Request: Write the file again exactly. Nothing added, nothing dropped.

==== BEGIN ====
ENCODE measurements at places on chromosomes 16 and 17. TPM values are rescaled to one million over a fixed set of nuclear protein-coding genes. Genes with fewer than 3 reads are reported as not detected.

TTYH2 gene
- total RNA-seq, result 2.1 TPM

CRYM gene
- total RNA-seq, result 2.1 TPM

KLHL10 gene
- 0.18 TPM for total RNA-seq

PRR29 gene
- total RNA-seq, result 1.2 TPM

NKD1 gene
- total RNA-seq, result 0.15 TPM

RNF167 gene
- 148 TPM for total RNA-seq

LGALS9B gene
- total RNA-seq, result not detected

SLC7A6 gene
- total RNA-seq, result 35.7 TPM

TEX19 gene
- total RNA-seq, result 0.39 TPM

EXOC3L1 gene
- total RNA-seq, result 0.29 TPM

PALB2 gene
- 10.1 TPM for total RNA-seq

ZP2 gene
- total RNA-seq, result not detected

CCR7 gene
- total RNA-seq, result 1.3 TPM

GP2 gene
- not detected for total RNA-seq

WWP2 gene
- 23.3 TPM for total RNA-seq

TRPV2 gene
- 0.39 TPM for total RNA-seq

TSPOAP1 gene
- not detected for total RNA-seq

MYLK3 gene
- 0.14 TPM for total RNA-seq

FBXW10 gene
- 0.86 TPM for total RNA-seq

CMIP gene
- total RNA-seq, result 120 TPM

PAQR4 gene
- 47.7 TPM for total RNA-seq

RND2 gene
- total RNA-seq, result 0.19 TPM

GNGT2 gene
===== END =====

ENCODE measurements at places on chromosomes 16 and 17. TPM values are rescaled to one million over a fixed set of nuclear protein-coding genes. Genes with fewer than 3 reads are reported as not detected.

TTYH2 gene
- total RNA-seq, result 2.1 TPM

CRYM gene
- total RNA-seq, result 2.1 TPM

KLHL10 gene
- 0.18 TPM for total RNA-seq

PRR29 gene
- total RNA-seq, result 1.2 TPM

NKD1 gene
- total RNA-seq, result 0.15 TPM

RNF167 gene
- 148 TPM for total RNA-seq

LGALS9B gene
- total RNA-seq, result not detected

SLC7A6 gene
- total RNA-seq, result 35.7 TPM

TEX19 gene
- total RNA-seq, result 0.39 TPM

EXOC3L1 gene
- total RNA-seq, result 0.29 TPM

PALB2 gene
- 10.1 TPM for total RNA-seq

ZP2 gene
- total RNA-seq, result not detected

CCR7 gene
- total RNA-seq, result 1.3 TPM

GP2 gene
- not detected for total RNA-seq

WWP2 gene
- 23.3 TPM for total RNA-seq

TRPV2 gene
- 0.39 TPM for total RNA-seq

TSPOAP1 gene
- not detected for total RNA-seq

MYLK3 gene
- 0.14 TPM for total RNA-seq

FBXW10 gene
- 0.86 TPM for total RNA-seq

CMIP gene
- total RNA-seq, result 120 TPM

PAQR4 gene
- 47.7 TPM for total RNA-seq

RND2 gene
- total RNA-seq, result 0.19 TPM

GNGT2 gene